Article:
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Headshot of Emily Lakdawalla

Rosetta identifies five possible landing sites for Philae

Posted By Emily Lakdawalla

26-08-2014 9:59 CDT

Topics: Rosetta and Philae, pretty pictures, comets, mission status, comet Churyumov-Gerasimenko

The Rosetta team has announced the selection of five regions on Churyumov-Gerasimenko that they will study as possible landing sites for little Philae. Two of the possible five are on the larger lobe of the comet, and three are on the smaller lobe. Now, as Rosetta surveys the comet from its second triangular "orbit" at an average distance of 60 kilometers, the mission will target these spots for extra attention. They'll examine the sites at closer and closer range over the coming weeks. They particularly need to know how rough the surface is at the scale of the lander, and to understand how local topography relates to the odd gravity field on this little world. They have to work fast; their goal is to identify a primary landing site by September 14.

Here are the views of the landing sites that ESA released, both regional ones identifying the locations of the sites, and more close-up ones of the individual sites. Thanks to Gerald Eichstädt for assembling these into an easy-to-digest single image:

Five possible landing sites for Philae

ESA / Rosetta / DLR / MPS for OSIRIS Team MPS / UPD / LAM / IAA / SSO / INTA / UPM / DASP / IDA

Five possible landing sites for Philae
At a meeting on August 23 and 24, 2014, the Rosetta and Philae teams identified five regions on comet Churyumov-Gerasimenko where the lander might touch down in November.

The close-up images are from OSIRIS, the first such photos released since a 3D view released on the 14th. However, unlike the 3D view, these photos of the landing sites don't represent the full capability of the OSIRIS camera; they are small 540-pixel-square images cropped from the full 2048-pixel-square detector.

I found another image on the CNES website that shows a shape model of the comet, and all the sites marked:

Five possible landing sites for Philae (shape model)

ESA / Rosetta / CNES

Five possible landing sites for Philae (shape model)

I wanted to take a look at these sites in more detail, so I piled together all the NavCam photos that they have released from August 5 to today. I resized them all to a common scale of 5 meters per pixel, and tried to group them together according to their geometry. Then I dropped in circles atop the landing sites. All the circles are 1 kilometer in diameter, the approximate stated size of the Philae landing ellipse. Please don't take this map as gospel -- it's not a European Space Agency product, it's just my best effort at plotting the site locations on the released NavCam images.

Possible landing sites for Philae on NavCam images of Churyumov-Gerasimenko

ESA / Rosetta / NavCam / Emily Lakdawalla

Possible landing sites for Philae on NavCam images of Churyumov-Gerasimenko
All of the NavCam images of comet Churyumov-Gerasimenko taken between August 5 and August 22, 2014 have been organized according to their geometry and labeled with the five selected landing sites. (Labels were drawn by Emily Lakdawalla and may contain errors. Do not use for spacecraft navigation.) All images have been resized to a common scale of 5 meters per pixel; the scale bar is 5 kilometers long. Circles drawn on landing sites are 1 kilometer in diameter. An unlabeled version of this mosaic is available here.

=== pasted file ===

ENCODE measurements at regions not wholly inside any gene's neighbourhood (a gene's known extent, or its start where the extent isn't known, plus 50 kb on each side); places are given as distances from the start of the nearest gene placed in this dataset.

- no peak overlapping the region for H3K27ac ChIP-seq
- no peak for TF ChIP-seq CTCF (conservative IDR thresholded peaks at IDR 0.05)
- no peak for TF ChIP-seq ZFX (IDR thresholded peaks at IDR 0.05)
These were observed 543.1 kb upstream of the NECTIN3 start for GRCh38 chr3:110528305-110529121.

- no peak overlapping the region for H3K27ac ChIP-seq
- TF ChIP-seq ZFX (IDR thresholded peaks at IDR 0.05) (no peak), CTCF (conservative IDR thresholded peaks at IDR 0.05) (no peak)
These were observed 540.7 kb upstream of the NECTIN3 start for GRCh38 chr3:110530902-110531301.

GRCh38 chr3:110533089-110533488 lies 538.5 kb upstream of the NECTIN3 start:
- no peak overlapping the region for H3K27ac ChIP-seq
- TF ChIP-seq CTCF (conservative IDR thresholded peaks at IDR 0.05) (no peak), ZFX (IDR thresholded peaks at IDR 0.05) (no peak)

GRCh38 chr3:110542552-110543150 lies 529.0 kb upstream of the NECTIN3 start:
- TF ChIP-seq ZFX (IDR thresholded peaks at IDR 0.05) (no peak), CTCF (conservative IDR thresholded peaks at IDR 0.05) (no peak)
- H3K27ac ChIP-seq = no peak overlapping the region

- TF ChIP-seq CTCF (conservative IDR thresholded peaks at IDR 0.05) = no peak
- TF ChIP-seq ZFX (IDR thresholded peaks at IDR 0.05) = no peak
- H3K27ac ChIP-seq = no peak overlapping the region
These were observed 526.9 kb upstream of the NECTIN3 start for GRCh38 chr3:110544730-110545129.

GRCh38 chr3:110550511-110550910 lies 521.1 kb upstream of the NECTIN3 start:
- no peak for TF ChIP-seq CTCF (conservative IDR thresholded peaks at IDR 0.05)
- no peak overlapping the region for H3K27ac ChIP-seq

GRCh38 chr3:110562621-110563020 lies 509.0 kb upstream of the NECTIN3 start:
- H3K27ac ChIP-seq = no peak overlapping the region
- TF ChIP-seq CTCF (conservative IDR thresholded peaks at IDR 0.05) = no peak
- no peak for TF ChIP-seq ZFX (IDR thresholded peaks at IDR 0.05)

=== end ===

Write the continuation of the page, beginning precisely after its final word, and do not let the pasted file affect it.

Here are more detailed descriptions of each site, consisting of text edited from a combination of the ESA press release and the DLR press release:

Site A is located in an interesting region on the larger comet lobe, which allows a view of the smaller comet lobe. The narrow area between these two parts is probably already active as the comet begins its journey closer to the Sun. Images with increasing resolution will now allow more detailed investigations to assess the risks posed by small depressions and slopes on this landing site. The illumination conditions also need to be analysed in more detail.

Site B, within the crater-like structure on the smaller lobe, has a flat terrain and is thus considered relatively safe for landing, but illumination conditions may pose a problem when considering the longer-term science planning of Philae. Higher-resolution imaging will be needed to assess the boulder hazards in more detail. In addition, the boulders are also thought to represent more recently processed material and therefore this site may not be as pristine as some of the others.

Site C lies on the larger lobe of the comet. Here, scientists have found a range of different landforms such as depressions, cliffs, hills and flat areas – and also material that appears brighter than usual on the acquired images and is thus particularly interesting. But it is precisely these surface structures that must now be looked at in more detail to assess the risks they could pose for a safe landing. The illumination conditions are good, which will be of benefit to the later phases of scientific investigation.

Site I is a relatively flat area on the smaller lobe that may contain some fresh material, but higher-resolution imaging is needed to assess the extent of the rough terrain. The illumination conditions should also allow for longer-term science planning.

Site J is similar to site I – the landing site also sits on the smaller comet lobe, has interesting surface features and good lighting. This landing site is the most favourable for the CONSERT experiment, which will probe the comet's interior by studying radio waves that are reflected and scattered by the nucleus. This landing site is more favourable than landing site I. However, since there are some boulders and terracing features, higher-resolution camera images will be necessary to study the terrain in detail.